When the University of Minnesota Duluth fired one of the most successful coaches in the history of women’s hockey, it suggested that it was about money. Shannon Miller made a lot of it, but she had offered to work for less. The university wasn’t interested in that discussion, prompting complaints that something more was involved.
“She established a winning program, raised it to the highest level of competition and sustained a national championship tradition over the last 15 years,” UMD Athletic Director Josh Berlo said last month. “Today’s decision about Shannon’s contract was an immensely difficult and financially driven decision. Unfortunately, UMD Athletics is not in a position to sustain the current salary levels of our women’s hockey coaching staff. However, we remain committed to supporting the Bulldog women’s hockey program.”
Now, the Duluth News Tribune reports that it was more than money. What more? Good question.
“Finances were a big part of this, but there were other considerations as well,” Chancellor Lendley Black told the News Tribune in his first public comments on the subject.
He declined to say what else was involved, saying it would be “inappropriate” to discuss it.
Black said the announcement that it was financially driven “was out of respect for Miller and the program.”
The university, believing it can control the message, has botched the situation badly.
In an article this week, Inside Higher Ed tackled the elephant in the room — men firing successful women.
“It has a potential to be a precedent-setter in that it communicates to women coaches that you can be really good and respected by your community and your peers, but that is not good enough,” Nicole LaVoi, associate director of the University of Minnesota’s Tucker Center for Research on Girls and Women In Sport, said. “It says, ‘Not only will we not pay you what you’re worth, but your job might be in jeopardy.’ It’s a really dangerous precedent.”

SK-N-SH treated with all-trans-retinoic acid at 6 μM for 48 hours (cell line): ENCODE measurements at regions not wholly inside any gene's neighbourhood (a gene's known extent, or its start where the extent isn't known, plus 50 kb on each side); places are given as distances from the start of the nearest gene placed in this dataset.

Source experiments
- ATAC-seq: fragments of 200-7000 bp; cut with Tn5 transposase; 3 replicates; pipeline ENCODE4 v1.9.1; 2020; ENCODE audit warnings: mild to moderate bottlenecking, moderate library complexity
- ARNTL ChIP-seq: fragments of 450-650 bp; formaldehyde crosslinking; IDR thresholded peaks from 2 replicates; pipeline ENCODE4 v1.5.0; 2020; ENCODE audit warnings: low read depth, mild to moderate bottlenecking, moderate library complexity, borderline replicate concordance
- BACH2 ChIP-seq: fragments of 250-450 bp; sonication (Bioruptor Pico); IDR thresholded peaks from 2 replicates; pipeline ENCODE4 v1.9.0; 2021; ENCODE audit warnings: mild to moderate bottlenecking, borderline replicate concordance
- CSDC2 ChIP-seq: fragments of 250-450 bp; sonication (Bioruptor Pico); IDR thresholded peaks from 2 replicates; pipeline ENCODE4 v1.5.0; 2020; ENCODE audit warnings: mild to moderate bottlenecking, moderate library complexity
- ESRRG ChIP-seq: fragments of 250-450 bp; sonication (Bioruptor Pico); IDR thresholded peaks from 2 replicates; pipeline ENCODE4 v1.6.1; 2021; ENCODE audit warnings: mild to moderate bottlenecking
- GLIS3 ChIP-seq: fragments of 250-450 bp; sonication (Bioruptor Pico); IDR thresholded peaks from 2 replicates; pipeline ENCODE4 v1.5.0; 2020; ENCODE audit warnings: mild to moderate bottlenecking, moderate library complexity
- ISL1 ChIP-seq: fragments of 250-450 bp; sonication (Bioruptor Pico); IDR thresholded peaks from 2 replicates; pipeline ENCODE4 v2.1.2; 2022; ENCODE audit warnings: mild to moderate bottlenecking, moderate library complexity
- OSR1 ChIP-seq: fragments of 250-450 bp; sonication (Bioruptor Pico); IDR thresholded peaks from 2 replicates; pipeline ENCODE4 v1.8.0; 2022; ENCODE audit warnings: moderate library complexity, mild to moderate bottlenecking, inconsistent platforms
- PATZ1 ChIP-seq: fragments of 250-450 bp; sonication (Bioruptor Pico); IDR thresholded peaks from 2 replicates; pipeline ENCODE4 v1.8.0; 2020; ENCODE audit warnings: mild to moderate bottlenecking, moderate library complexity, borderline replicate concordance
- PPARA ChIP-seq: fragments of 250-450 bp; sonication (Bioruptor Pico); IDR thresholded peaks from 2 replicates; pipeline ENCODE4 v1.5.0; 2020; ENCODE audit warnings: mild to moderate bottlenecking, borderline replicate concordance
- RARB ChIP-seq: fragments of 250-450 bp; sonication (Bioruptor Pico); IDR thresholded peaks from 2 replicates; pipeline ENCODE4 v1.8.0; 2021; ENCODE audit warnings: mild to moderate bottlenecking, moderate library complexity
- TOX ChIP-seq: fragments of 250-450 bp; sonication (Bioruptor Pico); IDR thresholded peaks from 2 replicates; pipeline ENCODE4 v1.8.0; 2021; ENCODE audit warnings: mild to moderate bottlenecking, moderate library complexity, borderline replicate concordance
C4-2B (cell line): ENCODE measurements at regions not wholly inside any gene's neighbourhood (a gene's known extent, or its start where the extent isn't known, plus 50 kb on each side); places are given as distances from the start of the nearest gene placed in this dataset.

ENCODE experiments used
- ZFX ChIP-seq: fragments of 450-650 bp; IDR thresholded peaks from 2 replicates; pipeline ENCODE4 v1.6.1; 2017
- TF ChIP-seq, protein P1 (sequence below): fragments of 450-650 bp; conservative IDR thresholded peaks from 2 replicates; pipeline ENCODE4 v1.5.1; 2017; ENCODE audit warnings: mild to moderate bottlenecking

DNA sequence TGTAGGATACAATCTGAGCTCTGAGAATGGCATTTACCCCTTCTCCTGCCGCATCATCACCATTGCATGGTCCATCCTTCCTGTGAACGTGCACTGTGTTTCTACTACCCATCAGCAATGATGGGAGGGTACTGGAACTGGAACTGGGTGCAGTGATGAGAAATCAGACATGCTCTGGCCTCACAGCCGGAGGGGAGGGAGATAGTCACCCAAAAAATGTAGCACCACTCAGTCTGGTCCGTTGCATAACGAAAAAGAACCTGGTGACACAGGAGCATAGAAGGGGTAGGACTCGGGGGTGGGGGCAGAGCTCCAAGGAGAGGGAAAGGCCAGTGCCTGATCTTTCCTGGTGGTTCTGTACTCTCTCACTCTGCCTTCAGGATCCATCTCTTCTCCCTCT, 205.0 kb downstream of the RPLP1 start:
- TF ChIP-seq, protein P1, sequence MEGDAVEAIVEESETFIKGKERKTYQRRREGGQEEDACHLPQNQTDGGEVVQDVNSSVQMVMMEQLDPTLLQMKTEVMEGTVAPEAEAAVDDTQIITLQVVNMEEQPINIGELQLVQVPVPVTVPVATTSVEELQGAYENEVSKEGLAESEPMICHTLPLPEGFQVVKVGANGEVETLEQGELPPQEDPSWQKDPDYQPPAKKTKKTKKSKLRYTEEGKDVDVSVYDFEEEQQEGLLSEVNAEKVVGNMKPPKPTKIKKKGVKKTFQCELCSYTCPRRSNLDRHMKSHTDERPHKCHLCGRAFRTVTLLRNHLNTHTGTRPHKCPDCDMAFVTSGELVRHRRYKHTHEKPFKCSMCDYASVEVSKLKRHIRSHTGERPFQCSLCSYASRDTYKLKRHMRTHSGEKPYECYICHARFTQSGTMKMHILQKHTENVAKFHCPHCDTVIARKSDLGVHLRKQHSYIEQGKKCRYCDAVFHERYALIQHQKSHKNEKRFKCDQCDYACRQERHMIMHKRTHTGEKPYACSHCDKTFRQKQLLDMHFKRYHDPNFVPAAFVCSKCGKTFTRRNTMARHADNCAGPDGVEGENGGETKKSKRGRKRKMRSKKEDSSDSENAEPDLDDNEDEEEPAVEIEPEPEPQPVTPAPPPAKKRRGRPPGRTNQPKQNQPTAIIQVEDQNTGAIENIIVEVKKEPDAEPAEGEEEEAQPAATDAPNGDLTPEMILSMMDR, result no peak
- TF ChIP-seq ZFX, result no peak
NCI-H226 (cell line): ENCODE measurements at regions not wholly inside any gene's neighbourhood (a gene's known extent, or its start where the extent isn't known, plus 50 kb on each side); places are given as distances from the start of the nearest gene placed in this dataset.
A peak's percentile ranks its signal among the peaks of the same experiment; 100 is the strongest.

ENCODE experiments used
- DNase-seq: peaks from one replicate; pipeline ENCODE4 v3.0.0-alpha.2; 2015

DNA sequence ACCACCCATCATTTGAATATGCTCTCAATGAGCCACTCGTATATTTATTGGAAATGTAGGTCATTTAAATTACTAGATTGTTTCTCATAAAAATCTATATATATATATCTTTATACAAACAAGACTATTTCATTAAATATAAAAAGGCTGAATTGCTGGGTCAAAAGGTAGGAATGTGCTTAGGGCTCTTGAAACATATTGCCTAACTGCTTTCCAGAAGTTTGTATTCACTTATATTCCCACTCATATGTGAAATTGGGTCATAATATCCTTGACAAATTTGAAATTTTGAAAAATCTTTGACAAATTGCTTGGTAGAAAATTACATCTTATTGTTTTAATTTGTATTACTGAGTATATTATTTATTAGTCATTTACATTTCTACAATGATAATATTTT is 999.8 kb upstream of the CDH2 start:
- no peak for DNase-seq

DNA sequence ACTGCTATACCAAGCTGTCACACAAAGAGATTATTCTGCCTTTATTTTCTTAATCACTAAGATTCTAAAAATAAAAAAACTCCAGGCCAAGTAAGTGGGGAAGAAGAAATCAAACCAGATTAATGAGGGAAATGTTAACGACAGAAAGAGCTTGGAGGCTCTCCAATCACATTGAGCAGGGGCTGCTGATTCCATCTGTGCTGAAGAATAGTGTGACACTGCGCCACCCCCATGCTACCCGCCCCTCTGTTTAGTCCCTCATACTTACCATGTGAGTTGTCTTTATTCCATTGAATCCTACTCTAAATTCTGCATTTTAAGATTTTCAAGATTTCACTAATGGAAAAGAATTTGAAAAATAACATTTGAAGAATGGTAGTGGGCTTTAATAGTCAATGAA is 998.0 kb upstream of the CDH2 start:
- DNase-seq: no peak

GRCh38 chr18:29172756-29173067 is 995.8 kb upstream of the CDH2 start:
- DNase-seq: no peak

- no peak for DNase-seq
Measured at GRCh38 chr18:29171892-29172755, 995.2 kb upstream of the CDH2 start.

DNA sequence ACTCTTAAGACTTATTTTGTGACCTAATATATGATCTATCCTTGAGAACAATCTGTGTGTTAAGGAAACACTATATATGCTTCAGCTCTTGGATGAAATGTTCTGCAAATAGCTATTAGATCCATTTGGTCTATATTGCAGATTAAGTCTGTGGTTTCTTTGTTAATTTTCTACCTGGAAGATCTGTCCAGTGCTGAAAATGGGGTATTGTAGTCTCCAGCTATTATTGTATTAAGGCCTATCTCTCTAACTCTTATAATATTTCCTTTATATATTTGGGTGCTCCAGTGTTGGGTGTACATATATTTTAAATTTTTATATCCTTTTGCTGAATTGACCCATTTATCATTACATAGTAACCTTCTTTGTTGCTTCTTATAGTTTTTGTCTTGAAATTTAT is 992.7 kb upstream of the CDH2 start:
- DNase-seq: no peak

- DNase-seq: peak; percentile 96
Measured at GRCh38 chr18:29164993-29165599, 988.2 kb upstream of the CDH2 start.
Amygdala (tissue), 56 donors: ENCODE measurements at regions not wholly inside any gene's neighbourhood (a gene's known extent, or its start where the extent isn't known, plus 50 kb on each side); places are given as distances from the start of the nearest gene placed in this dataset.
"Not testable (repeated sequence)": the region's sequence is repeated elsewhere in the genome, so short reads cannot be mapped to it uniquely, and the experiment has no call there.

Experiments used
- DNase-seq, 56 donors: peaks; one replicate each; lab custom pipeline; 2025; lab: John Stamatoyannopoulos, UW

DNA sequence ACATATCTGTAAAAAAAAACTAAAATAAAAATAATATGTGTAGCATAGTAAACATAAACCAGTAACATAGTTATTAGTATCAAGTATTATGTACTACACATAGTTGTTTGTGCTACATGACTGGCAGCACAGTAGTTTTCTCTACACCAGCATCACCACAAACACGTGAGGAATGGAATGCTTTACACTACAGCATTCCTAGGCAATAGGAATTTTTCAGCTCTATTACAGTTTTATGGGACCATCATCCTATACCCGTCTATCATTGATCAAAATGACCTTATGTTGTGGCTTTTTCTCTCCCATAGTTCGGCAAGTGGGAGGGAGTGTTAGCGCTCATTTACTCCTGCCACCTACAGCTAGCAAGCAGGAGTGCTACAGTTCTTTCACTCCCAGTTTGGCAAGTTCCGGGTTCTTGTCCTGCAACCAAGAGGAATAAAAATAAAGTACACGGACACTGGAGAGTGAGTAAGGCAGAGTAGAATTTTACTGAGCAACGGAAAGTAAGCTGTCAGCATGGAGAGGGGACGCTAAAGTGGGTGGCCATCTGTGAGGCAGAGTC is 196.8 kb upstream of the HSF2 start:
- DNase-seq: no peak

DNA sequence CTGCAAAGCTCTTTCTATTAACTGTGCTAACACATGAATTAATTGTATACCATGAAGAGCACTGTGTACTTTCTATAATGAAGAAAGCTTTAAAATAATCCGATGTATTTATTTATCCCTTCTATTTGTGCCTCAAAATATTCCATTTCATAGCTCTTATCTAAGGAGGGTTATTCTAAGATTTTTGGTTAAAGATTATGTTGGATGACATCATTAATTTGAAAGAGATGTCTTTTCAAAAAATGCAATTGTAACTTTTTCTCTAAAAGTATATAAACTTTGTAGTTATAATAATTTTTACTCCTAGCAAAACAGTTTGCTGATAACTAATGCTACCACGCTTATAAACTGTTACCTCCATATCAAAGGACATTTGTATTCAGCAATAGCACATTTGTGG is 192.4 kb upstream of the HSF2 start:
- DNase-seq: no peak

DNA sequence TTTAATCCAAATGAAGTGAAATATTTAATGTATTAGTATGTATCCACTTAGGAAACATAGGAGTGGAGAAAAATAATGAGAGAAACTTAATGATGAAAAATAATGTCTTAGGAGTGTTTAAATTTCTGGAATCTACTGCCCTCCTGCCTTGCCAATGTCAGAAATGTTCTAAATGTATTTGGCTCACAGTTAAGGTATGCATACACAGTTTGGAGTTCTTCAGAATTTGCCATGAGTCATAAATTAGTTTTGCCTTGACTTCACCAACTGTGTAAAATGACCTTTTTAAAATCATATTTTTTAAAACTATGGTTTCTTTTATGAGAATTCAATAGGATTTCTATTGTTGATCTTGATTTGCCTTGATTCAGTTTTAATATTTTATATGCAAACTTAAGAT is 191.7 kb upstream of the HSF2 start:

A spokesman for the university only deepened the mystery.
Chuck Tombarge, a spokesman for the University of Minnesota at Duluth, said that while Miller’s salary was a key consideration, there were other factors that went into the decision not to renew the coach’s contract, including “the direction of the program.” Miller was not offered a pay cut, Tombarge said, because “a pay cut alone would not have addressed all of the considerations” involved in the decision. Miller’s team won 12 of its last 13 games, but it hasn’t made the NCAA tournament since 2011.
“Per UMD’s current practice, when any coach’s current contract is up, the athletic director closely evaluates overall program and quality success,” he said. “This will include the UMD men’s hockey coach’s contract when it is up in 2017. UMD values diversity in coaching and will work to recruit qualified and diverse candidates for this position.”
That doesn’t make sense either, Miller told the News Tribune yesterday.
“What’s even more disturbing is if you don’t like the direction the program was going… It’s back on its way up to being a dynasty,” Miller said. “So when I read that, I thought, ‘What does that mean?’ We don’t have resources that other schools have. We have slipped a little bit because of resources, not coaching. We arguably have one of the greatest coaching staffs in the country and people know that. I thought to myself, ‘You don’t like the direction the program is going?’ Well we are back on our way up. When we got fired, we had won 12 of our last 13 games and were ranked No. 6 in the country.”
In the last four decades, the percentage of college women’s teams being coached by women has fallen from 90 percent to 40, according to Inside Higher Ed.